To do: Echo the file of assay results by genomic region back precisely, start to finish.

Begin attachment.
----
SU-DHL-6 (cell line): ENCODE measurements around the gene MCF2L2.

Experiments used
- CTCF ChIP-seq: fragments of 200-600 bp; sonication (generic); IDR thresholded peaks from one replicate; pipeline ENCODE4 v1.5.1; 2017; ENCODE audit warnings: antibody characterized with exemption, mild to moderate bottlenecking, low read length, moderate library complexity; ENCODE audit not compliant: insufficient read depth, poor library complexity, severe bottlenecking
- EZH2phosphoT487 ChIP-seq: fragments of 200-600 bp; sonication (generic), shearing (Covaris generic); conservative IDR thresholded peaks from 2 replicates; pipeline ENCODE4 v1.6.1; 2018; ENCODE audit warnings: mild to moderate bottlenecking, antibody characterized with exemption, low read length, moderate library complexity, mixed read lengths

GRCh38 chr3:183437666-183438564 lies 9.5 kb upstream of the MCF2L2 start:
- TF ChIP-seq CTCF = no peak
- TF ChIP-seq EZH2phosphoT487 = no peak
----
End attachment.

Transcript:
SU-DHL-6 (cell line): ENCODE measurements around the gene MCF2L2.

Experiments used
- CTCF ChIP-seq: fragments of 200-600 bp; sonication (generic); IDR thresholded peaks from one replicate; pipeline ENCODE4 v1.5.1; 2017; ENCODE audit warnings: antibody characterized with exemption, mild to moderate bottlenecking, low read length, moderate library complexity; ENCODE audit not compliant: insufficient read depth, poor library complexity, severe bottlenecking
- EZH2phosphoT487 ChIP-seq: fragments of 200-600 bp; sonication (generic), shearing (Covaris generic); conservative IDR thresholded peaks from 2 replicates; pipeline ENCODE4 v1.6.1; 2018; ENCODE audit warnings: mild to moderate bottlenecking, antibody characterized with exemption, low read length, moderate library complexity, mixed read lengths

GRCh38 chr3:183437666-183438564 lies 9.5 kb upstream of the MCF2L2 start:
- TF ChIP-seq CTCF = no peak
- TF ChIP-seq EZH2phosphoT487 = no peak